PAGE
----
Bravo St. Elizabeth’s choir and Director Rebecca Brown for this beautiful arrangement and rendition.
On October 30, 1935, at Wright Air field in Dayton, Ohio, the U.S. Army Air Corps held a flight competition for airplane manufacturers trying to build the next-generation of long –range bombers. A small crowd of Army brass and manufacturing executives watched as the Boeing Model 299 test plane taxied onto the runway. It was sleek and impressive, with a hundred-and three-foot wingspan and four engines jutting out from the wings. The plane roared down the tarmac, lifted off smoothly, and climbed sharply to three hundred feet. Then it stalled, turned on one wing, and crashed in a fiery explosion. Two of the five crew members died, including the pilot. An investigation revealed that nothing mechanical had gone wrong, rather the crash had been due to pilot to attend to many new features and variables necessary to keep the craft aloft. While doing all this, the pilot had simply forgotten to release a locking mechanism on one of the controls, and this resulted in the crash.
So a group of test pilots got together and considered what to do to prevent such accidents in the future. They could have required Model 299 pilots to undergo more extensive training. Instead, they came up with an ingeniously simple approach: they created a pilot’s checklist, with step-by–step checks for takeoff, flight, landing, and taxing. Its mere existence indicated how far aeronautics had advanced. In the early years of flight, getting an aircraft into the air might have been nerve-racking, but it was hardly complex. Using a checklist for takeoff would no more have occurred to a pilot than to a driver backing a car out of the garage. But this new plane was too complicated to be left to the memory of any pilot, however expert.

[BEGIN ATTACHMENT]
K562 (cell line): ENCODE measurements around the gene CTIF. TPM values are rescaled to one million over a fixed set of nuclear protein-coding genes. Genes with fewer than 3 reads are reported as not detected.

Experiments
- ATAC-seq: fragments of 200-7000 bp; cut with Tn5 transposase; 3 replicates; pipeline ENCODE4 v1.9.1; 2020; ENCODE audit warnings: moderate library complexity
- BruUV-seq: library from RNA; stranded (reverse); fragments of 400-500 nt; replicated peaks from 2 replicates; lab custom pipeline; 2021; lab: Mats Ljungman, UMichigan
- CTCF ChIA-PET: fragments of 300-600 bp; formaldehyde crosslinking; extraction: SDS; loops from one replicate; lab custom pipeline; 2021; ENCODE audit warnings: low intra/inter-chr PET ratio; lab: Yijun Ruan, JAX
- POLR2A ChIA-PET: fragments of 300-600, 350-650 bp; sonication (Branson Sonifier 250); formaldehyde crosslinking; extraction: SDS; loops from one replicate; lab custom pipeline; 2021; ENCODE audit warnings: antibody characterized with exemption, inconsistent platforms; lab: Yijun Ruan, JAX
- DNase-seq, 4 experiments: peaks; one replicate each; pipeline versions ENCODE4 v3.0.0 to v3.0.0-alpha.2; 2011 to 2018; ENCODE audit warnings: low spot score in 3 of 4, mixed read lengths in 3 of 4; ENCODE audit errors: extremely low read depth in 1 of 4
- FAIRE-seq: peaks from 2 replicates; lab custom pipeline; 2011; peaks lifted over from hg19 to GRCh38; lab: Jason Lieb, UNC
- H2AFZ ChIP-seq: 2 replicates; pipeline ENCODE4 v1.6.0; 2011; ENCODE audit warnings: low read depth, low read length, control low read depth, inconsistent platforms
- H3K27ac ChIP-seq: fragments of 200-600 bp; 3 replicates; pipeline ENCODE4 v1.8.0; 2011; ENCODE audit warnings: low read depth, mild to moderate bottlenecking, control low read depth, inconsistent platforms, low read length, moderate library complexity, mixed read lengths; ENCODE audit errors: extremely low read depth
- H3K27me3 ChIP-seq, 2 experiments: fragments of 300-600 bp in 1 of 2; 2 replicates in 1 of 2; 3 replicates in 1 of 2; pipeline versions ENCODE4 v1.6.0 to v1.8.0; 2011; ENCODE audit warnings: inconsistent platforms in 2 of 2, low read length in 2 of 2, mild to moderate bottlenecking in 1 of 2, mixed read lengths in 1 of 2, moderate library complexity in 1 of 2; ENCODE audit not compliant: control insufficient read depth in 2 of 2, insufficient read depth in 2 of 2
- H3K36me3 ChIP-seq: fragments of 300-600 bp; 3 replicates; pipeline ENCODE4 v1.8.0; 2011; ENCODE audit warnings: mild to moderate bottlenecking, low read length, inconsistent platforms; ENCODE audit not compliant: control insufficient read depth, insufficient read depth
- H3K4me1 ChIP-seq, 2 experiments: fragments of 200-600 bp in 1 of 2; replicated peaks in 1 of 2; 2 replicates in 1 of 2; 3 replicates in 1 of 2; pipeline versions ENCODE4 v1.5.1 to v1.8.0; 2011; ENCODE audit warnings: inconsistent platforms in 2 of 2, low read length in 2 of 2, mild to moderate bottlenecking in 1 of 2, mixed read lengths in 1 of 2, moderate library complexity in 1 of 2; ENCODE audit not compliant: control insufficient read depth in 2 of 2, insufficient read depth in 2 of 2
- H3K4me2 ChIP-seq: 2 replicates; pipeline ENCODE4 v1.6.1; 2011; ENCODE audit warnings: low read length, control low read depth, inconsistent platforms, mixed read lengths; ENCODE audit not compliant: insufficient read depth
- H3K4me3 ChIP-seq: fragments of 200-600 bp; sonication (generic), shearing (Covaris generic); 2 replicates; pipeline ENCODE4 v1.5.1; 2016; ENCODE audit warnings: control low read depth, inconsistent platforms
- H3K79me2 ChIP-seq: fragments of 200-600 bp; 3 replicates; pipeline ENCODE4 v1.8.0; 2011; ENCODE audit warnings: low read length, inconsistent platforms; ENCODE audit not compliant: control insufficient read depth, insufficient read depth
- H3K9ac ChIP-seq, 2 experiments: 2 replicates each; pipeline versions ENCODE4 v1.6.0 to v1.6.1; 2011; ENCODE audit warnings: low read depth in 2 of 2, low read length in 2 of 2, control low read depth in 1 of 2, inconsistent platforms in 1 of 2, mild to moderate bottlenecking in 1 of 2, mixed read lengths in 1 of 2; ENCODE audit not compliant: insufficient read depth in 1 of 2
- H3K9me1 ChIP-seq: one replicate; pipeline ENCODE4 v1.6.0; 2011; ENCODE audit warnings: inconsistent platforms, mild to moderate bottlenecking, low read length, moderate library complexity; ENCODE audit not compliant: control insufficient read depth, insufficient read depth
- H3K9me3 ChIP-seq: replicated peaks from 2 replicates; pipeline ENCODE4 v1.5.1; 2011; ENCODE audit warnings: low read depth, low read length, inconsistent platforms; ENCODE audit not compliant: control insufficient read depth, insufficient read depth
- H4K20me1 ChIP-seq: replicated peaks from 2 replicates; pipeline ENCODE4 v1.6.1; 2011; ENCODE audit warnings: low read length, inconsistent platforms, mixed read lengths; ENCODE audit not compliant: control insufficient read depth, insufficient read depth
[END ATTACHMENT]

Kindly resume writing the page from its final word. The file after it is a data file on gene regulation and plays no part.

With the checklist in hand, the pilots went on to fly the Model 299 a total of 1.8 million miles without one accident. The Army ultimately ordered almost thirteen thousand of the aircraft, which it dubbed the B-17. And to this day, in preparation for flight, every pilot, no matter how experienced, works his or her way through a detailed checklist before heading down the runway.
From the very beginning, Jesus clearly stated that His calls to us to follow His instructions and His appeal to us to transform our lives are inseparable. And we must be constantly checking that we are conforming to His imperative. To follow Jesus is to change your life, necessarily. You cannot be the person He wants you to be apart from Him. To be a follower of Jesus you must let go of everything you have crowded in at the center of your life that is not God-centered. This is not a once-in-a-lifetime transformation Jesus is calling for. It is an ongoing, continuing change, a process of growth and development that stretches over your entire life. But to what degree have we actually followed the example of our Servant Leader? To what degree have we made His concerns our concerns? The apostle Paul had given us a convenient checklist of those concerns:
To “give encouragement to one another.”
To “to be at peace among yourselves.”
To “give courage to those who are apprehensive.”
To “care for the weak.”
To “be patient with everyone.”
To “make sure that people do not try to take revenge.”
To “think of what is best for each other and for the community” [1 Thes. 5:11, 13, 14-16]
I hope you reflect on this checklist this week and hope it will assist you in your own journey of faith and that your life be transformed to His will.
Peace and Blessings,
LITURGICAL MUSIC CORNER by our Music Director, Rebecca Brown
Jan 25, Third Sunday in Ordinary Time
“Remember that your compassion, O Lord, and your love are from of old”. (Psalm 25)